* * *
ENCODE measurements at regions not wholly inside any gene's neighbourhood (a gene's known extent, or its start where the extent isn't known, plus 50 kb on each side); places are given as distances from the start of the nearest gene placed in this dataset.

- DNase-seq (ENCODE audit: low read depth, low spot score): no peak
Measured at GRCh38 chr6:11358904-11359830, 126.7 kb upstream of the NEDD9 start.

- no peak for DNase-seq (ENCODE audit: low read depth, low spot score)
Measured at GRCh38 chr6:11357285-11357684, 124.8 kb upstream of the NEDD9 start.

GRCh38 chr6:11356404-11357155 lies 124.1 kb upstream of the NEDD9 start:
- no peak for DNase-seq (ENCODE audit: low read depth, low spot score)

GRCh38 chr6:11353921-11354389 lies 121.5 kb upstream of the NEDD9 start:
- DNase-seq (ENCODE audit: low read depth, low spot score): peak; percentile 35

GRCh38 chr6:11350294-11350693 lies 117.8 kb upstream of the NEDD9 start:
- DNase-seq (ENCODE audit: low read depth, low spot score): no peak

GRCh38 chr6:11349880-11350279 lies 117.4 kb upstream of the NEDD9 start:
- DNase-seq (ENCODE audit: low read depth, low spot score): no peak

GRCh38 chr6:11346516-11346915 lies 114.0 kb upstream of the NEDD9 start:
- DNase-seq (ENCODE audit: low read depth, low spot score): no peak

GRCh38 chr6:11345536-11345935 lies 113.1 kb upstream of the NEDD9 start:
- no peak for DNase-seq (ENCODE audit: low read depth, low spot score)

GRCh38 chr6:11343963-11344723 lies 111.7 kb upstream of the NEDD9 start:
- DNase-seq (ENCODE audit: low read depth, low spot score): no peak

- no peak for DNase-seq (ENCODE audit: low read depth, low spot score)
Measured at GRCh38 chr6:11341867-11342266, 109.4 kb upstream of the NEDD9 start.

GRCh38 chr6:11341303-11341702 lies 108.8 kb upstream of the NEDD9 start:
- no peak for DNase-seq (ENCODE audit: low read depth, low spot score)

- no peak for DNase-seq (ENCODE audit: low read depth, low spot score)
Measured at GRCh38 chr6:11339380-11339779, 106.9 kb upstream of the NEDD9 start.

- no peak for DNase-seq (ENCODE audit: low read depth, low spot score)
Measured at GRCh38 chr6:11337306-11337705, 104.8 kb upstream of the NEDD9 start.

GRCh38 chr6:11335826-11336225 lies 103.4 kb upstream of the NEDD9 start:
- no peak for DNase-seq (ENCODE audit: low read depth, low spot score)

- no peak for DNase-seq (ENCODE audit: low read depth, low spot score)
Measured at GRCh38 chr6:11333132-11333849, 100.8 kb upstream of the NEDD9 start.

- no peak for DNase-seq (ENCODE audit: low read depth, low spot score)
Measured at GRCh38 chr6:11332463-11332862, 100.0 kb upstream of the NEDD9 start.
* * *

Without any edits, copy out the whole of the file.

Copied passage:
ENCODE measurements at regions not wholly inside any gene's neighbourhood (a gene's known extent, or its start where the extent isn't known, plus 50 kb on each side); places are given as distances from the start of the nearest gene placed in this dataset.

- DNase-seq (ENCODE audit: low read depth, low spot score): no peak
Measured at GRCh38 chr6:11358904-11359830, 126.7 kb upstream of the NEDD9 start.

- no peak for DNase-seq (ENCODE audit: low read depth, low spot score)
Measured at GRCh38 chr6:11357285-11357684, 124.8 kb upstream of the NEDD9 start.

GRCh38 chr6:11356404-11357155 lies 124.1 kb upstream of the NEDD9 start:
- no peak for DNase-seq (ENCODE audit: low read depth, low spot score)

GRCh38 chr6:11353921-11354389 lies 121.5 kb upstream of the NEDD9 start:
- DNase-seq (ENCODE audit: low read depth, low spot score): peak; percentile 35

GRCh38 chr6:11350294-11350693 lies 117.8 kb upstream of the NEDD9 start:
- DNase-seq (ENCODE audit: low read depth, low spot score): no peak

GRCh38 chr6:11349880-11350279 lies 117.4 kb upstream of the NEDD9 start:
- DNase-seq (ENCODE audit: low read depth, low spot score): no peak

GRCh38 chr6:11346516-11346915 lies 114.0 kb upstream of the NEDD9 start:
- DNase-seq (ENCODE audit: low read depth, low spot score): no peak

GRCh38 chr6:11345536-11345935 lies 113.1 kb upstream of the NEDD9 start:
- no peak for DNase-seq (ENCODE audit: low read depth, low spot score)

GRCh38 chr6:11343963-11344723 lies 111.7 kb upstream of the NEDD9 start:
- DNase-seq (ENCODE audit: low read depth, low spot score): no peak

- no peak for DNase-seq (ENCODE audit: low read depth, low spot score)
Measured at GRCh38 chr6:11341867-11342266, 109.4 kb upstream of the NEDD9 start.

GRCh38 chr6:11341303-11341702 lies 108.8 kb upstream of the NEDD9 start:
- no peak for DNase-seq (ENCODE audit: low read depth, low spot score)

- no peak for DNase-seq (ENCODE audit: low read depth, low spot score)
Measured at GRCh38 chr6:11339380-11339779, 106.9 kb upstream of the NEDD9 start.

- no peak for DNase-seq (ENCODE audit: low read depth, low spot score)
Measured at GRCh38 chr6:11337306-11337705, 104.8 kb upstream of the NEDD9 start.

GRCh38 chr6:11335826-11336225 lies 103.4 kb upstream of the NEDD9 start:
- no peak for DNase-seq (ENCODE audit: low read depth, low spot score)

- no peak for DNase-seq (ENCODE audit: low read depth, low spot score)
Measured at GRCh38 chr6:11333132-11333849, 100.8 kb upstream of the NEDD9 start.

- no peak for DNase-seq (ENCODE audit: low read depth, low spot score)
Measured at GRCh38 chr6:11332463-11332862, 100.0 kb upstream of the NEDD9 start.